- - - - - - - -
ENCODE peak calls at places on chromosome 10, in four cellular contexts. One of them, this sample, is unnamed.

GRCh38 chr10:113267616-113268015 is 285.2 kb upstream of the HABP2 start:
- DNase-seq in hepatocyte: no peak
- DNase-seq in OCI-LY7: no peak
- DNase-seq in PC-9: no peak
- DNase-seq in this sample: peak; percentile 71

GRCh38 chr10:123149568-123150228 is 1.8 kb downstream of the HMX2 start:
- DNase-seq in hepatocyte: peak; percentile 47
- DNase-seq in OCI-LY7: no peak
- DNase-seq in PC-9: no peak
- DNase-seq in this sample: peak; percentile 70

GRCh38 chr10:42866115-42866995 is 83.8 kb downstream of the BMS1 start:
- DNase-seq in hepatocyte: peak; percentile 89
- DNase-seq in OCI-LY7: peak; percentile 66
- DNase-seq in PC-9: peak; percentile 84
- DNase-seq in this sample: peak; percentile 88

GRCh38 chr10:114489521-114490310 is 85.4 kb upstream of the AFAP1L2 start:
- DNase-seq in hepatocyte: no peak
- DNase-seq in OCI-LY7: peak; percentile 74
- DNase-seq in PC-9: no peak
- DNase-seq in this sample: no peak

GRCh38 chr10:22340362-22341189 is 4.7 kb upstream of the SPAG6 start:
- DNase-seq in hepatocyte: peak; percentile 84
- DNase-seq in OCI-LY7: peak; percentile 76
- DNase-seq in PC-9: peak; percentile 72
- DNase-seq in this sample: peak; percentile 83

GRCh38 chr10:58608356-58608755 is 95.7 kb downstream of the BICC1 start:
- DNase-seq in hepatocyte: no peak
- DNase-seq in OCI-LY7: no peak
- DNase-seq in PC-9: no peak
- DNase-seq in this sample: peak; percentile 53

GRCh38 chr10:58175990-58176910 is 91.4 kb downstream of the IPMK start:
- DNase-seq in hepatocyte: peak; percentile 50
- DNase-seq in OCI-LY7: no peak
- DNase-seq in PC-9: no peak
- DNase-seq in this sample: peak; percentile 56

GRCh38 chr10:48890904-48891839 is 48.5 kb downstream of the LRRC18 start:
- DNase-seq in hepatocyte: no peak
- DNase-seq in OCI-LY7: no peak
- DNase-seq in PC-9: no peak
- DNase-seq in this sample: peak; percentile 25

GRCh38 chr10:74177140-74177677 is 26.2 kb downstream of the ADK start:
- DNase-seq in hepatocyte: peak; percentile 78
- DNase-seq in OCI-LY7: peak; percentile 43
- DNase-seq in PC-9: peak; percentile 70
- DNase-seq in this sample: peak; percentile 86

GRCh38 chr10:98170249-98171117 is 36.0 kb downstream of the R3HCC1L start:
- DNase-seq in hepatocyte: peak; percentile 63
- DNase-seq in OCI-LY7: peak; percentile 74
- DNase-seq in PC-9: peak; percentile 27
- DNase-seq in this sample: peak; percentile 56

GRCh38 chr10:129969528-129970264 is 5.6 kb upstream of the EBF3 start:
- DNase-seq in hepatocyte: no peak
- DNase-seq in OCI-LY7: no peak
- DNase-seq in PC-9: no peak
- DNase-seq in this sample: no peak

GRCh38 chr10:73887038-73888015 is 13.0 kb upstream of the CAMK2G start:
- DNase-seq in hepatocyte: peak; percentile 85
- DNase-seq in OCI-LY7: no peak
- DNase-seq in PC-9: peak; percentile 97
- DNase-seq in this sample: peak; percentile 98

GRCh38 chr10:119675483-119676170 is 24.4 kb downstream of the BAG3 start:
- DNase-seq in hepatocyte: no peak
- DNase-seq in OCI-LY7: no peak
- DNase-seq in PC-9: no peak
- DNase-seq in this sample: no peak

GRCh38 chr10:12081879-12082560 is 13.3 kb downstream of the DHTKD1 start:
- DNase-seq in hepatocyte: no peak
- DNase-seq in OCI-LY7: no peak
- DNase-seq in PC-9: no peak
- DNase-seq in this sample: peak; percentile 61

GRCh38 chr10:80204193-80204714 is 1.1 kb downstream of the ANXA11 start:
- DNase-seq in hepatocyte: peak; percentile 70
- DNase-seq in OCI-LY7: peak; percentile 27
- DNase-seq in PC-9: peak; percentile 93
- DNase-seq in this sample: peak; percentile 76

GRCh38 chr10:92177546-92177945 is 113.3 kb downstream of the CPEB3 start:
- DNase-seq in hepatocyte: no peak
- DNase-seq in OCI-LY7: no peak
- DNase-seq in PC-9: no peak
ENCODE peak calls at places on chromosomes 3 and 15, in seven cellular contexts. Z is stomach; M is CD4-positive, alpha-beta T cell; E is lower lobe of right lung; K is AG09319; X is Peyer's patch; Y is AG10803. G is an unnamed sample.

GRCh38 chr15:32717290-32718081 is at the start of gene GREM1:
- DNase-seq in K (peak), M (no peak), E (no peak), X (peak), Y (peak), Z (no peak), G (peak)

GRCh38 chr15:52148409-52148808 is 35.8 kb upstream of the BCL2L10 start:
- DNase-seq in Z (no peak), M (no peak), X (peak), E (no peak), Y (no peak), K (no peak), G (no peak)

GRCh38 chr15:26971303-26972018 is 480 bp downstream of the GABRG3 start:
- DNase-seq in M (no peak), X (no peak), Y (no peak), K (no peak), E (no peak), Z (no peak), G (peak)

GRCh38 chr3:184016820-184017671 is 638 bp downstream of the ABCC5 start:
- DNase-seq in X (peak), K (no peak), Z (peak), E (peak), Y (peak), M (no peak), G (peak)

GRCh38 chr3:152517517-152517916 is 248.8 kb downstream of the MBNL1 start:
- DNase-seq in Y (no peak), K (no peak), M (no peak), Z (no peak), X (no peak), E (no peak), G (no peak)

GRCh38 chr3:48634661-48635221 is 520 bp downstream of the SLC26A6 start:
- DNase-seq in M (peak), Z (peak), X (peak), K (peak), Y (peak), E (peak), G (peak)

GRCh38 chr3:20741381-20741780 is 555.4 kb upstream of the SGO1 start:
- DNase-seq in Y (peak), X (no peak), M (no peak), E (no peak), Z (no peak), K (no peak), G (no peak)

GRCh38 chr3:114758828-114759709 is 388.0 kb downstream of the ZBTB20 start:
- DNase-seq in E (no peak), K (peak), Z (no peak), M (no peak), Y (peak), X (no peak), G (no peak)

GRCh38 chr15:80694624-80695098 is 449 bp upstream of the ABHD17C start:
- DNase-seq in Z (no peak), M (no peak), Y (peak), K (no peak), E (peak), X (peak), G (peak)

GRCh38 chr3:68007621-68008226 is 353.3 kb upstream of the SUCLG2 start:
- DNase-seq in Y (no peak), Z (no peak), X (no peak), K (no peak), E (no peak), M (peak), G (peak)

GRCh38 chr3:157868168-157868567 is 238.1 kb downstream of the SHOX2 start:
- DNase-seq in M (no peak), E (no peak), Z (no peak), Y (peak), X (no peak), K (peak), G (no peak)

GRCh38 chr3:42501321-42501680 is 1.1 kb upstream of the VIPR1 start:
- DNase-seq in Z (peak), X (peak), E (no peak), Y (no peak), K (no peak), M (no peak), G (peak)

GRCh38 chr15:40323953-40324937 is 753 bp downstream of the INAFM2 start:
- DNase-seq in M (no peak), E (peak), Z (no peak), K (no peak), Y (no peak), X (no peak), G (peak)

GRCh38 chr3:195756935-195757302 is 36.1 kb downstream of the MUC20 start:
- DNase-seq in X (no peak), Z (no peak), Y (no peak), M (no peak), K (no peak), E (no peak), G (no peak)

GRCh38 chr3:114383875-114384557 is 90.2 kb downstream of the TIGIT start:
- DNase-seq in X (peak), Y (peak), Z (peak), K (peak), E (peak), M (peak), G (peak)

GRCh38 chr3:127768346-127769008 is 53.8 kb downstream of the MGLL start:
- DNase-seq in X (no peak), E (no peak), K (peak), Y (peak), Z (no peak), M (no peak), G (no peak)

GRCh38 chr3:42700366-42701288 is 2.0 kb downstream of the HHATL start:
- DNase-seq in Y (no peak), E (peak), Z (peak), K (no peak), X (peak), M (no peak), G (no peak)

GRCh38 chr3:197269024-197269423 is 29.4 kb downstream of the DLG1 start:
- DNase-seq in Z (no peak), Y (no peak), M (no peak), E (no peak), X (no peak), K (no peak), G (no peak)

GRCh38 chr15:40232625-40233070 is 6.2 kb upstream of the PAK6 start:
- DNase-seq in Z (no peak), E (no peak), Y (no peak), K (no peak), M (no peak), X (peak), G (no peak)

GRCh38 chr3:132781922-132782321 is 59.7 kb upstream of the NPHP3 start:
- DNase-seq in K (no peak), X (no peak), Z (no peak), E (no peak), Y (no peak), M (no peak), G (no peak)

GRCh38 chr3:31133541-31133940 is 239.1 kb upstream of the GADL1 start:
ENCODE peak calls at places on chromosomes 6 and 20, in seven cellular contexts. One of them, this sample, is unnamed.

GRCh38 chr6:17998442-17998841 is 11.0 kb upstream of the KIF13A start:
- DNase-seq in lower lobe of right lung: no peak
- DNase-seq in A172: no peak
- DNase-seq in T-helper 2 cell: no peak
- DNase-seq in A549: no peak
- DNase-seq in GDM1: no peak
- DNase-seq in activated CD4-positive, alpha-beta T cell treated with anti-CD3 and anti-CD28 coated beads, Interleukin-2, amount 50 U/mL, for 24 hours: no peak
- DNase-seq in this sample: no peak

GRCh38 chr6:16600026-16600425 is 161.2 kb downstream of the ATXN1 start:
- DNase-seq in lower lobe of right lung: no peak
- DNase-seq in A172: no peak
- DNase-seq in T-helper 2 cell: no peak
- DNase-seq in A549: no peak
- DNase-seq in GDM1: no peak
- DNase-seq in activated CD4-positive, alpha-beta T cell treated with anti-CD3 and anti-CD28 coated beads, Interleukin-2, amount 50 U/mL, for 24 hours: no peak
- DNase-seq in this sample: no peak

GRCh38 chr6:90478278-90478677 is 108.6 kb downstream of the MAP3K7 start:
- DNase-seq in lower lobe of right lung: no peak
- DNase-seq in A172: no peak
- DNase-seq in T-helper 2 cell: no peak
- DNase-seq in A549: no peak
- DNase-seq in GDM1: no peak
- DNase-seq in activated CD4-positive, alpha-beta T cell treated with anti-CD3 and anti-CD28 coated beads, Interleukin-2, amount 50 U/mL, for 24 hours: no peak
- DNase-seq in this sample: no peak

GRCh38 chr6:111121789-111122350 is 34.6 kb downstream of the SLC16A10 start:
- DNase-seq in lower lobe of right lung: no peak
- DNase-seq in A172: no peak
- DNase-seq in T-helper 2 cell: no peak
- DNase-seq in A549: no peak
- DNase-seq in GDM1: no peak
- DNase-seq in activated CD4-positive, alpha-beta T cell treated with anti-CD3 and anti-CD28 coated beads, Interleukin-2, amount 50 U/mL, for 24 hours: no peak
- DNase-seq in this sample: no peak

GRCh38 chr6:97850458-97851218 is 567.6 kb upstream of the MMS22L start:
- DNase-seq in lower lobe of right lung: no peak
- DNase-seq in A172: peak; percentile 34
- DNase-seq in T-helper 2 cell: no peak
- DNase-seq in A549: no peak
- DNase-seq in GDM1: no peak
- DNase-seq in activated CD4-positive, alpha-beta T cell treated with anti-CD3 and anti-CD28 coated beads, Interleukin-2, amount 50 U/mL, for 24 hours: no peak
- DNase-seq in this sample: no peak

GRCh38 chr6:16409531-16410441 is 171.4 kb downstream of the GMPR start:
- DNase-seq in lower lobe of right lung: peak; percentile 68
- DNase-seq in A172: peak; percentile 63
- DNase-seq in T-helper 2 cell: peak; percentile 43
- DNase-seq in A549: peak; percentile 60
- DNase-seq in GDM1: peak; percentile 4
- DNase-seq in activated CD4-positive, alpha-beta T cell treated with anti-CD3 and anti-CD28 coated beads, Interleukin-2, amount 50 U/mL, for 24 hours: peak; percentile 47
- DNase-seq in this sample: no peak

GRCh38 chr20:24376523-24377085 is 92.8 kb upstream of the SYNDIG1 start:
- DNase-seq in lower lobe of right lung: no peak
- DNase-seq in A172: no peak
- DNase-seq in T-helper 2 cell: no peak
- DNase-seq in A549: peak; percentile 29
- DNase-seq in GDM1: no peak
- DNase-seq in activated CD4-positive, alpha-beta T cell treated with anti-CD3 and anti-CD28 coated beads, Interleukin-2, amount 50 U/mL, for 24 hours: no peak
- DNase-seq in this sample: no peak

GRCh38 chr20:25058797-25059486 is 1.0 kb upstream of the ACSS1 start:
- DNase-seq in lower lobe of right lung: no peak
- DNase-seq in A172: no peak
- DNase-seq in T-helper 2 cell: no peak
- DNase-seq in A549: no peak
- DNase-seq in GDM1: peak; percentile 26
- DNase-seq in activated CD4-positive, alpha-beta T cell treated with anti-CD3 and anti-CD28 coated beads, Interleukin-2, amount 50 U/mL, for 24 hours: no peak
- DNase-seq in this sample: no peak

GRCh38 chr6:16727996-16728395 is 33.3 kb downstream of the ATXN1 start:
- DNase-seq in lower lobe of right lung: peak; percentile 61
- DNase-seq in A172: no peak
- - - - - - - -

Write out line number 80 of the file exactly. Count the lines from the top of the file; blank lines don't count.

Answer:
- DNase-seq in PC-9: no peak